1. Your skills are an asset—not a shortcut.
There’s nothing wrong with buying a $3000 vehicle when you can put another two grand into it to make it perfectly reliable—you’ve just got to follow through and commit to making it reliable right away.
2. You get out of your network what you put into it.
The more you help people solve their problems, the more people you’ll find willing to help you solve your problems. Fezzik is essentially sponsored by my friends. Thank you.
3. You can’t always get what you want. (You get what you need.)
Okay, so I learned this one from The Rolling Stones. But Fezzik’s really driven the lesson home.
Nice as it would be if Fezzik was a bespoke, overland rig like Linhbergh Nguyen’s—or pristinely gorgeous like Kevin Roy’s—I really just my Montero to be reasonably reliable and capable of going when the going gets tough.
. . .
I haven’t had a completely reliable Mitsubishi since Daisy, the 97 Talon I bought new in 1996. That’s going to change here in next couple months. (See #1, #2, and #3, above.)
A really neat little title for a stupid little blog post that didn’t turn out the way I wanted.
Andrew shared a funny article on Facebook about Peabody, Mass. The locals don’t pronounce it right. Kinda like the locals here in Arizona don’t pronounce Prescott right. Or how people in Kansas and Arkansas don’t agree on pronunciation, either.
Then again, maybe ONLY the locals get it right. They’re the ones who named the place all those years ago. In any case, I thought it novel and wanted to write something pithy about the subject. We may sound different, but we’re the same in how we’re different, ya know?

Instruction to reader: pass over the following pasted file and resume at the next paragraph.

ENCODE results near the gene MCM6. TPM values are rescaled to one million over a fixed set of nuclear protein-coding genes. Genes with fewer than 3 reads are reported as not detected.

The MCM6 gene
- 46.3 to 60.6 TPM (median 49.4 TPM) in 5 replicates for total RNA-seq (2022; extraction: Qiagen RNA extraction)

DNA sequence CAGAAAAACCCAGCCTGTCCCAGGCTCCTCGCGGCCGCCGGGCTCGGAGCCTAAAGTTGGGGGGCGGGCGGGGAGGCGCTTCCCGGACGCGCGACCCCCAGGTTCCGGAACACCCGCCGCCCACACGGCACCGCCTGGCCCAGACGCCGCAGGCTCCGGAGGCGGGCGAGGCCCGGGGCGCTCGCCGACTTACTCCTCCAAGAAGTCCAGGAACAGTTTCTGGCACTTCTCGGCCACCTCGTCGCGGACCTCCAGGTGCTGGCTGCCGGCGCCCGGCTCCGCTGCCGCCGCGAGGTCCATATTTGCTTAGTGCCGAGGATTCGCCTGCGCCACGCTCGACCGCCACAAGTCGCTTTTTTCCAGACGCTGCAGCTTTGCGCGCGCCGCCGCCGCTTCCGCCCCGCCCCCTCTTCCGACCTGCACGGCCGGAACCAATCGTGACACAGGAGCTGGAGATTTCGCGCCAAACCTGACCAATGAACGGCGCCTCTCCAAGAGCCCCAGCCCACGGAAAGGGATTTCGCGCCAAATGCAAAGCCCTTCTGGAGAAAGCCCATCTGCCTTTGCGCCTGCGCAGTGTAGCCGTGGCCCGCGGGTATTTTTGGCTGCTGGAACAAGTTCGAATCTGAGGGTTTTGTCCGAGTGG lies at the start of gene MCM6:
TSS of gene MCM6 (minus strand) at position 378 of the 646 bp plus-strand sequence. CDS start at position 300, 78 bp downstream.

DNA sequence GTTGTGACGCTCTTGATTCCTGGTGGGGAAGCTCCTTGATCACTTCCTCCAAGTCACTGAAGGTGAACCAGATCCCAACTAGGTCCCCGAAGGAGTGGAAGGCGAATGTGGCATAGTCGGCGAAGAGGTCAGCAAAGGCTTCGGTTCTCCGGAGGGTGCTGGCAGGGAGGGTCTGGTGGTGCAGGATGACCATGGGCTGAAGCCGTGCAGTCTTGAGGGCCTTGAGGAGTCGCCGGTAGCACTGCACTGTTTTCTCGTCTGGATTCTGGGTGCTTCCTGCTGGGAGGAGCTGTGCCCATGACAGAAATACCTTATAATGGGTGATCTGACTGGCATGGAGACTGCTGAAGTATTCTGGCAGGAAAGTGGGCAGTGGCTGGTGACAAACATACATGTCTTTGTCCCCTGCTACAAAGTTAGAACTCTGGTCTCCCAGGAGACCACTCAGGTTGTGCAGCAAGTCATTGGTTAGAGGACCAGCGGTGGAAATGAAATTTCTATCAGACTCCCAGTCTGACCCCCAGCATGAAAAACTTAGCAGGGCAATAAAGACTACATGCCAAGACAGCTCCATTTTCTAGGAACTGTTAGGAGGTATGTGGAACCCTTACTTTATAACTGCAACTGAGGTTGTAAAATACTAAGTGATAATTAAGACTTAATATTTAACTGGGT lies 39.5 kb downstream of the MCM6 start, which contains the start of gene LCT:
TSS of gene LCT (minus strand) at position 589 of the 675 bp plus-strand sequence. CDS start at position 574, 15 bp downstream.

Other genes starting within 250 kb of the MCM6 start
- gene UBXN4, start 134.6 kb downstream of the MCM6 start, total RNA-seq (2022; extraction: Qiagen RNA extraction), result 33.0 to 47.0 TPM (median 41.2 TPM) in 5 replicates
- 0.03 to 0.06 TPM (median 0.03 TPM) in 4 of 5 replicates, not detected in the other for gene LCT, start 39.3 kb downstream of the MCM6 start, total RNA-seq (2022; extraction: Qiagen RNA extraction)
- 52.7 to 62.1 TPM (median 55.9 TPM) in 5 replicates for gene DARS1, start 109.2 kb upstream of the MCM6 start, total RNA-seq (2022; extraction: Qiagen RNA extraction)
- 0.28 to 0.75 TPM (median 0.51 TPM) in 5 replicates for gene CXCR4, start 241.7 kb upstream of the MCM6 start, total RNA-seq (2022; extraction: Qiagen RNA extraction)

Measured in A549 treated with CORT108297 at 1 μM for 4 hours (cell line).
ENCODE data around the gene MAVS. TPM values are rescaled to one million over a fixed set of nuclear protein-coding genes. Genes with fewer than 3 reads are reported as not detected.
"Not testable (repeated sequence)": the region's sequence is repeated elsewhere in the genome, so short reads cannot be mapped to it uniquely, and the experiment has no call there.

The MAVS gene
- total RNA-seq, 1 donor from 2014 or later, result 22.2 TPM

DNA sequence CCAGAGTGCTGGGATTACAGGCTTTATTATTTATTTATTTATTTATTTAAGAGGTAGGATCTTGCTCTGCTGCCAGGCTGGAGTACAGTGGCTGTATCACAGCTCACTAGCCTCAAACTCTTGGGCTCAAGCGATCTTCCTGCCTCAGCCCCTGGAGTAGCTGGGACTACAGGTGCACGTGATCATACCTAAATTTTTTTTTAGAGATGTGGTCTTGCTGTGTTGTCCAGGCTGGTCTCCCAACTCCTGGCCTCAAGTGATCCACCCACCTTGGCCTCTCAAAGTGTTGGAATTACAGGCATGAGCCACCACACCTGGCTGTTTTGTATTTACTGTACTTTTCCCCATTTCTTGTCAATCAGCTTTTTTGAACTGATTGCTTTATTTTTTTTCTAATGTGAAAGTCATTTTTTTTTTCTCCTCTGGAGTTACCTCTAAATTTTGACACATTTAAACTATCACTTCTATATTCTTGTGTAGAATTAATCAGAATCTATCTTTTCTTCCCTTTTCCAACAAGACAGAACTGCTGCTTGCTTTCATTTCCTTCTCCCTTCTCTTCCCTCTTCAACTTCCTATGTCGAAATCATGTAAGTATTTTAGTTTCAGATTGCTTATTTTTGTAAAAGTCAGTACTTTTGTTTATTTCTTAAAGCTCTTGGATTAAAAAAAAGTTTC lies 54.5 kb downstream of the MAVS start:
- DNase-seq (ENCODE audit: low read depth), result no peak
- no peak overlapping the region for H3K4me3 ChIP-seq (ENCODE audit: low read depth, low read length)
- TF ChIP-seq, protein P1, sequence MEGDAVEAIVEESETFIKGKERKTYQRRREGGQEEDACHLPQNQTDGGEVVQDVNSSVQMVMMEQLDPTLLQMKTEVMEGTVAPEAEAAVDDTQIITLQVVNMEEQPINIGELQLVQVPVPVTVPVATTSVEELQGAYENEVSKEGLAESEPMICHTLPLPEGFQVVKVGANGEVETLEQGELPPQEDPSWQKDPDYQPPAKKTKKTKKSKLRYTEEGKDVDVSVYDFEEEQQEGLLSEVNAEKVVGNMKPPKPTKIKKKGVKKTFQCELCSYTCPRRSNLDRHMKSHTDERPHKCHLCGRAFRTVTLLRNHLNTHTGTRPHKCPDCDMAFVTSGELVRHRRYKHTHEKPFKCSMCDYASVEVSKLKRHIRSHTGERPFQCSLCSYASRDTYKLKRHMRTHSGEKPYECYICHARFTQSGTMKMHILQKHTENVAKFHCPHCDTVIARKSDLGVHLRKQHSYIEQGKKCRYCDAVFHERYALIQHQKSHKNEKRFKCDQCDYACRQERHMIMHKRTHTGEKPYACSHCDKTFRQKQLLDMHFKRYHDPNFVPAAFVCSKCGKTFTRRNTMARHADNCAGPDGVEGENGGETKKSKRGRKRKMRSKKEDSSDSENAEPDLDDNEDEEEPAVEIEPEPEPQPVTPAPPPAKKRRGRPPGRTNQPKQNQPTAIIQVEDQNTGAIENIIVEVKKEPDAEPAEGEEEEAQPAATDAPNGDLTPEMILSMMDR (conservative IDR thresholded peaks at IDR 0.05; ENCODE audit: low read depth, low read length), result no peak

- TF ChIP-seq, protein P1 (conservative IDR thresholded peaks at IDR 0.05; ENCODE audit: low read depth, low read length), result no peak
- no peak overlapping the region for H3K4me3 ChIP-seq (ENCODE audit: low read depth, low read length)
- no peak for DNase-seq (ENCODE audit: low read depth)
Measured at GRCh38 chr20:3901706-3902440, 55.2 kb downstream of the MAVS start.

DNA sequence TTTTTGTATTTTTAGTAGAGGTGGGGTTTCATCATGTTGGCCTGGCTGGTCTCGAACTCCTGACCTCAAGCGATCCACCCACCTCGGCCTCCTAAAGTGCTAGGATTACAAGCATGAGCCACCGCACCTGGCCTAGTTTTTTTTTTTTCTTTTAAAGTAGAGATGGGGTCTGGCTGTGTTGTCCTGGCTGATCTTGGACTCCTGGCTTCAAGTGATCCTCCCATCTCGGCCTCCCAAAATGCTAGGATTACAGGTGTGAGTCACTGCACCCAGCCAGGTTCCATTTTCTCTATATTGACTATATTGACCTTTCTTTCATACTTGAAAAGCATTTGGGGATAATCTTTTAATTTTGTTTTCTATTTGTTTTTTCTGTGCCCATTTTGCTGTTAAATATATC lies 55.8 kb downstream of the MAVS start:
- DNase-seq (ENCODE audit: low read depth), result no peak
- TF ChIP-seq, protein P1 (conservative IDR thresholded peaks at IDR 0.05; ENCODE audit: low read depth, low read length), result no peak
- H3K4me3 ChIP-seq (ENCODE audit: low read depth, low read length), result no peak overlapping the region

All I can say is, I only really notice Andrew and Brad’s accents on the Auto Off Topic podcast every once in a while. And when I do, it’s so damned subtle, I lose it before I can even make sense of it.
It’s not the stereotypical “Pahk the cah in the Hahvahd yahd.” It’s not Kris Marciniak’s perpetually entertaining story about the Statie and the California driver’s license. It’s not even Mark Wahlberg playing said Statie in the latest, national tragedy exploitation flick.
The closest I’ve been able to put my finger on it is the way Brad says “body.” And it’s so subtle, I can’t even type it up phonetically. “G-bwoddy.” “Bwahdy shop.” Damnit.
Maybe I should have just titled this one “Brad’s Peebuddy Bwoddy Shop.”
This is no joke. Literally three times in a row now—since June—within 24 hours of telling someone (usually V) that the check engine light is gone and I’m feeling good about how Fezzik’s running, that damned CEL comes right back on.
The last few times it’s come on—and there have been more than three, mind you—it’s been a simple case of a stuck thermostat. I’d be driving, a storm would roll through, the ambient temperature drops, and Fezzik actually runs too cool to get into open or closed loop fuel calculations.
I confirmed this theory with the MUT-II factory scan tool I borrowed from Adam back when I was troubleshooting the misfire before MOD. No big deal.
[ For the non-gearheads in the audience, the thermostat is a valve in the engine cooling system. It stays shut until the engine warms up, then opens to allow coolant/antifreeze to circulate through the radiator and heater core. If you get hot air from your heater vents, your thermostat is open and coolant is circulating. ]
Anyway, when Super Shuttle dropped me off after the Shootout, I noticed a sizable leak under Fezzik. Coolant. The next morning, I added half a gallon of distilled water to the radiator. Awesome.
No leaks all week, though. Temp gauge functioning normally.
Come home from Sedona this past Sunday to find another puddle under Fezzik.
Really, dude? C’mon. You broke down just sitting there?
I suspect it’s the coolant line to the throttle body. Keith’s going to let me borrow his pressure tester to know for sure. Hooray dealing with filthy shit on the back of the engine!